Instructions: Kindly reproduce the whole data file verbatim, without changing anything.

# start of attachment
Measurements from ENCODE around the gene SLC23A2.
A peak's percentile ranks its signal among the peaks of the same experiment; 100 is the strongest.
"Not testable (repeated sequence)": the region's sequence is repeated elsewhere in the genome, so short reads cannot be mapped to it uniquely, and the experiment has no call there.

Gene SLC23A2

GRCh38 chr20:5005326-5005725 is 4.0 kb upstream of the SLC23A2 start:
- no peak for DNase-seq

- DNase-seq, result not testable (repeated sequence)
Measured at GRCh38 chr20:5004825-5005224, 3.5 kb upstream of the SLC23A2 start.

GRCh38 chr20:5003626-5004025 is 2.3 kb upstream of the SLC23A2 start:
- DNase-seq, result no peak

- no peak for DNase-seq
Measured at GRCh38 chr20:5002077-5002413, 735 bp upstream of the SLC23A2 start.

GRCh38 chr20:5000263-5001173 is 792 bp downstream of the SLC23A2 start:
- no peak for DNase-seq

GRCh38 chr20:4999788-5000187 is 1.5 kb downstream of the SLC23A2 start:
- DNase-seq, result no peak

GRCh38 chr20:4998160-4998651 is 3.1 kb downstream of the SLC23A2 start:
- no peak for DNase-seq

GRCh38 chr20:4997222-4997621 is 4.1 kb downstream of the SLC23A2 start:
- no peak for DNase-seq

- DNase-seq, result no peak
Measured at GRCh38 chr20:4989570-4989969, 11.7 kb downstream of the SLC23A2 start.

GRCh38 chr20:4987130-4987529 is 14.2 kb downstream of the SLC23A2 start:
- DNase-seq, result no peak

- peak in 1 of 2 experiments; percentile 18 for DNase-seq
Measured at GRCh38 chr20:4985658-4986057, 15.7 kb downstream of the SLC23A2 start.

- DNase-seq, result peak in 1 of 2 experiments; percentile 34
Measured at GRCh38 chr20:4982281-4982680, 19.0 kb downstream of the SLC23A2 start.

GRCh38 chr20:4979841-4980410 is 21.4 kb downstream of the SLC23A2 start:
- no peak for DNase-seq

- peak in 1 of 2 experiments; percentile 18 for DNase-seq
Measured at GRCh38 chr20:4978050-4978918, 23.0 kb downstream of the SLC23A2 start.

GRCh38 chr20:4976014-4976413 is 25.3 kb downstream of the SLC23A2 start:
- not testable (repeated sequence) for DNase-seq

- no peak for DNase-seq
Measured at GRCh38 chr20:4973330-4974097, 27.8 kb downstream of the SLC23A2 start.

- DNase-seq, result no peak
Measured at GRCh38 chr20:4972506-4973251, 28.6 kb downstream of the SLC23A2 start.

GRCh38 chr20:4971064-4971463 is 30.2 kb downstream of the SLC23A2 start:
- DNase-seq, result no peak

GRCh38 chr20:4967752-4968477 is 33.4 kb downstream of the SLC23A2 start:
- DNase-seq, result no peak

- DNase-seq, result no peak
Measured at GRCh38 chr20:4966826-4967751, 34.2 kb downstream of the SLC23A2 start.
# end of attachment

Measurements from ENCODE around the gene SLC23A2.
A peak's percentile ranks its signal among the peaks of the same experiment; 100 is the strongest.
"Not testable (repeated sequence)": the region's sequence is repeated elsewhere in the genome, so short reads cannot be mapped to it uniquely, and the experiment has no call there.

Gene SLC23A2

GRCh38 chr20:5005326-5005725 is 4.0 kb upstream of the SLC23A2 start:
- no peak for DNase-seq

- DNase-seq, result not testable (repeated sequence)
Measured at GRCh38 chr20:5004825-5005224, 3.5 kb upstream of the SLC23A2 start.

GRCh38 chr20:5003626-5004025 is 2.3 kb upstream of the SLC23A2 start:
- DNase-seq, result no peak

- no peak for DNase-seq
Measured at GRCh38 chr20:5002077-5002413, 735 bp upstream of the SLC23A2 start.

GRCh38 chr20:5000263-5001173 is 792 bp downstream of the SLC23A2 start:
- no peak for DNase-seq

GRCh38 chr20:4999788-5000187 is 1.5 kb downstream of the SLC23A2 start:
- DNase-seq, result no peak

GRCh38 chr20:4998160-4998651 is 3.1 kb downstream of the SLC23A2 start:
- no peak for DNase-seq

GRCh38 chr20:4997222-4997621 is 4.1 kb downstream of the SLC23A2 start:
- no peak for DNase-seq

- DNase-seq, result no peak
Measured at GRCh38 chr20:4989570-4989969, 11.7 kb downstream of the SLC23A2 start.

GRCh38 chr20:4987130-4987529 is 14.2 kb downstream of the SLC23A2 start:
- DNase-seq, result no peak

- peak in 1 of 2 experiments; percentile 18 for DNase-seq
Measured at GRCh38 chr20:4985658-4986057, 15.7 kb downstream of the SLC23A2 start.

- DNase-seq, result peak in 1 of 2 experiments; percentile 34
Measured at GRCh38 chr20:4982281-4982680, 19.0 kb downstream of the SLC23A2 start.

GRCh38 chr20:4979841-4980410 is 21.4 kb downstream of the SLC23A2 start:
- no peak for DNase-seq

- peak in 1 of 2 experiments; percentile 18 for DNase-seq
Measured at GRCh38 chr20:4978050-4978918, 23.0 kb downstream of the SLC23A2 start.

GRCh38 chr20:4976014-4976413 is 25.3 kb downstream of the SLC23A2 start:
- not testable (repeated sequence) for DNase-seq

- no peak for DNase-seq
Measured at GRCh38 chr20:4973330-4974097, 27.8 kb downstream of the SLC23A2 start.

- DNase-seq, result no peak
Measured at GRCh38 chr20:4972506-4973251, 28.6 kb downstream of the SLC23A2 start.

GRCh38 chr20:4971064-4971463 is 30.2 kb downstream of the SLC23A2 start:
- DNase-seq, result no peak

GRCh38 chr20:4967752-4968477 is 33.4 kb downstream of the SLC23A2 start:
- DNase-seq, result no peak

- DNase-seq, result no peak
Measured at GRCh38 chr20:4966826-4967751, 34.2 kb downstream of the SLC23A2 start.